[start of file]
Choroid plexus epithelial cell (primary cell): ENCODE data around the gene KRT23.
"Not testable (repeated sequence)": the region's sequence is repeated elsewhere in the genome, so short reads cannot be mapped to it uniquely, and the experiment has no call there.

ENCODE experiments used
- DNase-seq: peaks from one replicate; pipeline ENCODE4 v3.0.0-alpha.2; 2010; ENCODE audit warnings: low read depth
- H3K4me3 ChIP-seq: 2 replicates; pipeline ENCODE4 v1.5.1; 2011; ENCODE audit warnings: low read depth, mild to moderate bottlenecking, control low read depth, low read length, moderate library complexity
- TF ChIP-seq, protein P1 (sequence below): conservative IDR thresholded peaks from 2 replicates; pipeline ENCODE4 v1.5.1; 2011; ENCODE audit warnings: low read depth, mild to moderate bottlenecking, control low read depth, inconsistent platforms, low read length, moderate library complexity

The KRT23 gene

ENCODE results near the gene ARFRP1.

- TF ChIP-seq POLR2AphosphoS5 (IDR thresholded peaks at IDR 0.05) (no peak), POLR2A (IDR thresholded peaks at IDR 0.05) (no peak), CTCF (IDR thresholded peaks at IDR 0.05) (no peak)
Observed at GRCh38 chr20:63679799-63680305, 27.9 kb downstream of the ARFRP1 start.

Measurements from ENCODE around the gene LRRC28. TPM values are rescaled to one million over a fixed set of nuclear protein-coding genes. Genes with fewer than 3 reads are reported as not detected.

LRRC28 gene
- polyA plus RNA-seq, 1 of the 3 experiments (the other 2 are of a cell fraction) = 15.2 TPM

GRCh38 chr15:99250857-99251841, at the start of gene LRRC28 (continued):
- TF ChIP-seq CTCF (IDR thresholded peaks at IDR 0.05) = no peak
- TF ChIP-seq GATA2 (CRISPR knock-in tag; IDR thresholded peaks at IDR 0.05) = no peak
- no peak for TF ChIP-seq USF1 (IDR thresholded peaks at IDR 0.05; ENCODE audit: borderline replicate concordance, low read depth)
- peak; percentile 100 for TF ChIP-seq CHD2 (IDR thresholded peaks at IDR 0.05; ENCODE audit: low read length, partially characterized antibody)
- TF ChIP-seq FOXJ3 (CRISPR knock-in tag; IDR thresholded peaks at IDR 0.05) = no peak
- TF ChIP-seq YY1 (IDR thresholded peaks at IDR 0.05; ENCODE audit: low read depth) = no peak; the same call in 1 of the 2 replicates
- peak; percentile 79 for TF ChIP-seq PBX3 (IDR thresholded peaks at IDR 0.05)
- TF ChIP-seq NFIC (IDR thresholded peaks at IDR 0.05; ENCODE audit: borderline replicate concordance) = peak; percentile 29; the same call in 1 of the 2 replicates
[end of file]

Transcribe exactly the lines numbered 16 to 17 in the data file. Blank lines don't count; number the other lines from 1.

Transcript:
- TF ChIP-seq GATA2 (CRISPR knock-in tag; IDR thresholded peaks at IDR 0.05) = no peak
- no peak for TF ChIP-seq USF1 (IDR thresholded peaks at IDR 0.05; ENCODE audit: borderline replicate concordance, low read depth)